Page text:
Court Rules Question of Arbitral Venue Presumptively for Arbitrator to Decide

In an international arbitration dispute between an Israeli company (“Profimex”) and an American business (“OAD”) incorporated in the state of Georgia, the Eleventh Circuit ruled this week “that questions of arbitral venue, even those arising in international arbitration, are presumptively for the arbitrator to decide.” Bamberger Rosenheim, Ltd., (Israel) (“Profimex”) v. OA Development, Inc., (United States), 2017 WL 3014354 (11th Cir. July 17, 2017).  Profimex is in the business of raising capital for real estate investments and, in 2008, entered into a solicitation agreement with OAD that required the parties to arbitrate any disputes between them.  Specifically, the arbitration provision stated that “[a]ny such proceedings shall take place in Tel Aviv, Israel, in the event the dispute is submitted by OAD, and in Atlanta, Georgia, in the event the dispute is submitted by Profimex.”  When a disagreement arose that the parties were unable to amicably resolve, Profimex commenced arbitration in Atlanta for breach of contract and, in the same proceedings, OAD submitted a counterclaim for defamation.  Over Profimex’s objection that OAD’s counterclaim was improper and must be arbitrated in Tel Aviv, the arbitrator held that Atlanta was the appropriate venue for OAD’s counterclaim because the “dispute” was submitted by Profimex.  At the conclusion of the arbitration, the arbitrator found Profimex liable for defamation, and Profimex subsequently filed suit in district court (N.D. Ga.) to vacate the award.

In reviewing Profimex’s challenge to the arbitrator’s award, the district court looked to the Convention on the Recognition and Enforcement of Foreign Arbitral Awards (“New York Convention”), which is codified as part of the Federal Arbitration Act at 9 U.S.C. §§ 201–08. The New York Convention applies to “non-domestic” arbitral awards, i.e., “when one of the parties to the arbitration is domiciled or has its principal place of business outside of the United States.”  A district court must confirm an arbitral award under the New York Convention unless the party challenging the award can successfully assert one of seven specific defenses.  Profimex argued that “the arbitral procedure was not in accordance with the agreement of the parties.”  New York Convention, Art. V(1)(d).  Ultimately, the district court rejected Profimex’s position and confirmed the arbitral award.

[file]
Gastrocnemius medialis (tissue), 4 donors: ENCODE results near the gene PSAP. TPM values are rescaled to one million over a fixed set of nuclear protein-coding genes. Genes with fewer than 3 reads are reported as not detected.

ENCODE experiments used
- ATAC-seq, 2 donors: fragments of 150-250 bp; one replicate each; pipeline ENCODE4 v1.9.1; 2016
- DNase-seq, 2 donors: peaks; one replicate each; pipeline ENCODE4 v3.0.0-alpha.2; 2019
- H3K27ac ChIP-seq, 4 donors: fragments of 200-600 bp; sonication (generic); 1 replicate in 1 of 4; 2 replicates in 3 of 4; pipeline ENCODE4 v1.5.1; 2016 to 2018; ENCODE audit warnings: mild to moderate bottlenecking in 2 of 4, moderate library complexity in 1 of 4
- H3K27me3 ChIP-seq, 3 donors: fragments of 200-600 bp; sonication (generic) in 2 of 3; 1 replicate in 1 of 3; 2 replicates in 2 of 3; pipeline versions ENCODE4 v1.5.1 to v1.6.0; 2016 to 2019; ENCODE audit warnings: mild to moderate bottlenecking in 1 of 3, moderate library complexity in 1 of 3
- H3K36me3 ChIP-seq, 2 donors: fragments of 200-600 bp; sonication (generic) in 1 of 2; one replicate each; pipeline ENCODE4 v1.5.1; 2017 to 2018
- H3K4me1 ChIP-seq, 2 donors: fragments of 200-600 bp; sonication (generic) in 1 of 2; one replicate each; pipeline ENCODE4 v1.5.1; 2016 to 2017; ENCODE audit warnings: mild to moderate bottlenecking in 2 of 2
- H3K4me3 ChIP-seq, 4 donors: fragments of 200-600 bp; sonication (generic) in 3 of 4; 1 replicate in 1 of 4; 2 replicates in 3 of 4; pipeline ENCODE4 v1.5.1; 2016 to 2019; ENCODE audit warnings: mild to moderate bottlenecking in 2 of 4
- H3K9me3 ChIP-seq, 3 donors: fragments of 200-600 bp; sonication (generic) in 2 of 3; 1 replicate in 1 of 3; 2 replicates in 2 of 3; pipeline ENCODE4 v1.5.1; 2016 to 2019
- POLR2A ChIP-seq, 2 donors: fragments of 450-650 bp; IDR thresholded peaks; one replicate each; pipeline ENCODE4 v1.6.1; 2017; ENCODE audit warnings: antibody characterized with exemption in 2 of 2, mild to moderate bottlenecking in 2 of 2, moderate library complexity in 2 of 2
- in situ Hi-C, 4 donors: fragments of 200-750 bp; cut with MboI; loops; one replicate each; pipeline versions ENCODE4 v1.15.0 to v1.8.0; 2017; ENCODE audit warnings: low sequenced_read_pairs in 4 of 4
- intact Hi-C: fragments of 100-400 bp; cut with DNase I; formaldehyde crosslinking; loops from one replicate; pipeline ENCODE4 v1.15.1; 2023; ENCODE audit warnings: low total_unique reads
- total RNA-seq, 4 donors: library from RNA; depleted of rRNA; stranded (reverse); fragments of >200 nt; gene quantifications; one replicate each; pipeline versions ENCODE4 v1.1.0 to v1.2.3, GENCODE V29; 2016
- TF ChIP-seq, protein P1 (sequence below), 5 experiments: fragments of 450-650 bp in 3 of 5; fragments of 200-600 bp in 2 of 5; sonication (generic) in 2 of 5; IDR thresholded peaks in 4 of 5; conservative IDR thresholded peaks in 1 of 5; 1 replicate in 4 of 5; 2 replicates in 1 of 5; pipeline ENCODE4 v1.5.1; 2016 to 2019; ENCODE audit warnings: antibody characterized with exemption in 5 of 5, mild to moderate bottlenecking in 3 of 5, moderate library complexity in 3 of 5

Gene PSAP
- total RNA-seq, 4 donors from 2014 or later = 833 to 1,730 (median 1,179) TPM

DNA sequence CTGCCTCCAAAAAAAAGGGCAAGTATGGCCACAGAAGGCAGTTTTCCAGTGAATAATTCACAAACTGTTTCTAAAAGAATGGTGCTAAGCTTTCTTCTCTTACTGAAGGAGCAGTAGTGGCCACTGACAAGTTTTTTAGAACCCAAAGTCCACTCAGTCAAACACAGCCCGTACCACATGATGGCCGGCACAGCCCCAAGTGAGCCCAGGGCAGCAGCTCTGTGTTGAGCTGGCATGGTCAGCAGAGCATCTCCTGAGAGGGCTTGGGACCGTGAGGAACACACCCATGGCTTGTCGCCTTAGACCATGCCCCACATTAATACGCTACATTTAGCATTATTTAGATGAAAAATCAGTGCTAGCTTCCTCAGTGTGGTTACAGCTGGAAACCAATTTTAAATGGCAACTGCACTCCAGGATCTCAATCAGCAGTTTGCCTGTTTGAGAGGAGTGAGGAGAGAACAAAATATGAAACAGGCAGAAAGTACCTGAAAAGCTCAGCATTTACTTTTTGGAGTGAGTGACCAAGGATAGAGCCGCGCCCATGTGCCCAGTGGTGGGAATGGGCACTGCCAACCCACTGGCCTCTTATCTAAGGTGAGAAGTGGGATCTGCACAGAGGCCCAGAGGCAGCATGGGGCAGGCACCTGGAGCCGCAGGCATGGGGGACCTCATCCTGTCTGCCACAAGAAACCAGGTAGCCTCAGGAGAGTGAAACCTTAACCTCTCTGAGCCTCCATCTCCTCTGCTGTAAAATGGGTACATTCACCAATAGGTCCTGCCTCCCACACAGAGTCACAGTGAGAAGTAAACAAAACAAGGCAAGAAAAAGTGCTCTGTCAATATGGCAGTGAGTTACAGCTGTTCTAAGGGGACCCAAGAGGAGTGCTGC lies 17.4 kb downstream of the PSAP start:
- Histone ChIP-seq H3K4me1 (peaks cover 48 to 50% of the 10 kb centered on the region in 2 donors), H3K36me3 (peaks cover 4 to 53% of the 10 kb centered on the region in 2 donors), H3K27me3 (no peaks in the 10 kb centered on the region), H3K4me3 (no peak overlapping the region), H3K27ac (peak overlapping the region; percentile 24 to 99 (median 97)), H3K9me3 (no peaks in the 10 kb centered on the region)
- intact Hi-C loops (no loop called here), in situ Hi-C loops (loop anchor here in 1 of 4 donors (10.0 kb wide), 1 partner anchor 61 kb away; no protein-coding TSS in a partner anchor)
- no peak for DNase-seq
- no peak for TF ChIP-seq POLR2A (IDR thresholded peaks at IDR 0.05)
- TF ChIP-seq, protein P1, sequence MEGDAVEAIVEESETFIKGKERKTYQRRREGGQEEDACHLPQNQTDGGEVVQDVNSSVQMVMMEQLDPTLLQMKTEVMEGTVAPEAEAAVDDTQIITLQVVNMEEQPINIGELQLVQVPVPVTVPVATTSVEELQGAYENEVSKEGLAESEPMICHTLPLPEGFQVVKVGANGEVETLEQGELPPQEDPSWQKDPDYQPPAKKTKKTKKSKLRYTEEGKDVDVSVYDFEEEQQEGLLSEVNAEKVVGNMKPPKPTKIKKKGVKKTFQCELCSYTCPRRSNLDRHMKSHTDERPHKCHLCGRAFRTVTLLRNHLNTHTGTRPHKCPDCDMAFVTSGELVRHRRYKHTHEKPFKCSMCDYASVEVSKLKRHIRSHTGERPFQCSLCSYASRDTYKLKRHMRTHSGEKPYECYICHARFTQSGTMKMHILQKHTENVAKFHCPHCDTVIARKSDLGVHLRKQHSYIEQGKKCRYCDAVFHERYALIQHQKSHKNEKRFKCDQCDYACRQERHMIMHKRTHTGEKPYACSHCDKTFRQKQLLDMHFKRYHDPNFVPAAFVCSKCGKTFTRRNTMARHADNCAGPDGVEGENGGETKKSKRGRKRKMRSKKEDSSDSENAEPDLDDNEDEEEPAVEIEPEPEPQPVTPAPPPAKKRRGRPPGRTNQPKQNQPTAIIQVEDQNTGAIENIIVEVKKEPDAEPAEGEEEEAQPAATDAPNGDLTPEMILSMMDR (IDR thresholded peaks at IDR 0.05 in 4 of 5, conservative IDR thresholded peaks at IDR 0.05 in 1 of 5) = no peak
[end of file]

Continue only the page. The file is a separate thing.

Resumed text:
On appeal, the Eleventh Circuit noted that the dispositive issue in the case is whether the court must defer to the arbitrator’s venue determination. The court looked to well-established precedent holding questions of arbitrability are for the courts to decide while the arbitrator must generally decide “disputes about the meaning and application of particular procedural preconditions for the use of arbitration.”  Because venue provisions determine where the parties arbitrate and “not whether there is a contractual duty to arbitrate at all,” the court ultimately held “that disputes over the interpretation of forum selection clauses in arbitration agreements raise presumptively arbitrable procedural questions.”  The court highlighted consistent prior holdings by the Second, Fourth, Tenth, and First Circuits.

After concluding that the question of venue was properly before the arbitrator, the court found that its review of the arbitrator’s decision was limited to “whether the arbitrator (even arguably) interpreted the parties’ contract, not whether he got its meaning right or wrong.” The court held that this standard was easily satisfied where, as here, the arbitrator “engaged with the language of the venue provision” and determined the “dispute” was submitted by Profimex.  The bar, however, is admittedly low and the court was bound by the arbitrator’s construction “however good, bad, or ugly.”  In closing, the court remarked that parties can remove arbitral venue disputes from the arbitrators’ sphere of authority by contractually limiting the issues they wish to arbitrate.

Posted by John Sharpe.

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